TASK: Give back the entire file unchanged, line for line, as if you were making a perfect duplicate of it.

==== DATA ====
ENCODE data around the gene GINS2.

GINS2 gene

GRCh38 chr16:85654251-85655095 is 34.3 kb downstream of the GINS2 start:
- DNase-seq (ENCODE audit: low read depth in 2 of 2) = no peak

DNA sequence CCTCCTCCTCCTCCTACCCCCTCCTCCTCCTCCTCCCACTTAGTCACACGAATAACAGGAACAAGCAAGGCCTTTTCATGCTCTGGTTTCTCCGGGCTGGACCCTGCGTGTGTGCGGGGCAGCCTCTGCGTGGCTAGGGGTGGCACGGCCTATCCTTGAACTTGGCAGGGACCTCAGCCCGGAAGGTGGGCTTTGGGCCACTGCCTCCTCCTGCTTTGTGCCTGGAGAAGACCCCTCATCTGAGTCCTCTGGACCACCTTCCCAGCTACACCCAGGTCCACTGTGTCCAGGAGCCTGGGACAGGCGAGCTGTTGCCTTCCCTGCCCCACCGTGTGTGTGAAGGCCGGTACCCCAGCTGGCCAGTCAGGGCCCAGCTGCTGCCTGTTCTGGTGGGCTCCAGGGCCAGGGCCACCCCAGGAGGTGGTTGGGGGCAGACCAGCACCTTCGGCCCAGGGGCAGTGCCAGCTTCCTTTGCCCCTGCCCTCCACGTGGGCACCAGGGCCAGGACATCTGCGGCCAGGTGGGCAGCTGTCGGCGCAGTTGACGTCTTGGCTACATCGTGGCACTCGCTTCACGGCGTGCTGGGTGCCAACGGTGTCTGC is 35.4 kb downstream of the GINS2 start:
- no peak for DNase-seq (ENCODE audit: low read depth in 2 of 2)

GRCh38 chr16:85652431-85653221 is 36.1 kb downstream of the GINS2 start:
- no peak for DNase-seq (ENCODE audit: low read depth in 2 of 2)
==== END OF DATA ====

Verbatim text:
ENCODE data around the gene GINS2.

GINS2 gene

GRCh38 chr16:85654251-85655095 is 34.3 kb downstream of the GINS2 start:
- DNase-seq (ENCODE audit: low read depth in 2 of 2) = no peak

DNA sequence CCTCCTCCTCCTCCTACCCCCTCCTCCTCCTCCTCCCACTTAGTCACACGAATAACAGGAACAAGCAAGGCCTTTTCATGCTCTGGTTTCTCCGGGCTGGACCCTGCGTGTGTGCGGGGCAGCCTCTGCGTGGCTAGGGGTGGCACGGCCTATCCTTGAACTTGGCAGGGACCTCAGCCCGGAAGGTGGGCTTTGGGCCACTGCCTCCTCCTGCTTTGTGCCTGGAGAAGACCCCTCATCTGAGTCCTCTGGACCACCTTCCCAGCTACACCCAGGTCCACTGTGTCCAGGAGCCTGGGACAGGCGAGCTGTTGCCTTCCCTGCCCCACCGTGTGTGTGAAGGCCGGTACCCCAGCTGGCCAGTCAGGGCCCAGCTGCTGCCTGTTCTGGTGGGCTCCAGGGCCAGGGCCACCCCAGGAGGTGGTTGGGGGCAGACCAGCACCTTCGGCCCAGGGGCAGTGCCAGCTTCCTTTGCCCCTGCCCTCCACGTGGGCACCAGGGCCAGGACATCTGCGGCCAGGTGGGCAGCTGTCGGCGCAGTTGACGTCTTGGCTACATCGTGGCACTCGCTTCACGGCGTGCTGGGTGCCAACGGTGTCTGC is 35.4 kb downstream of the GINS2 start:
- no peak for DNase-seq (ENCODE audit: low read depth in 2 of 2)

GRCh38 chr16:85652431-85653221 is 36.1 kb downstream of the GINS2 start:
- no peak for DNase-seq (ENCODE audit: low read depth in 2 of 2)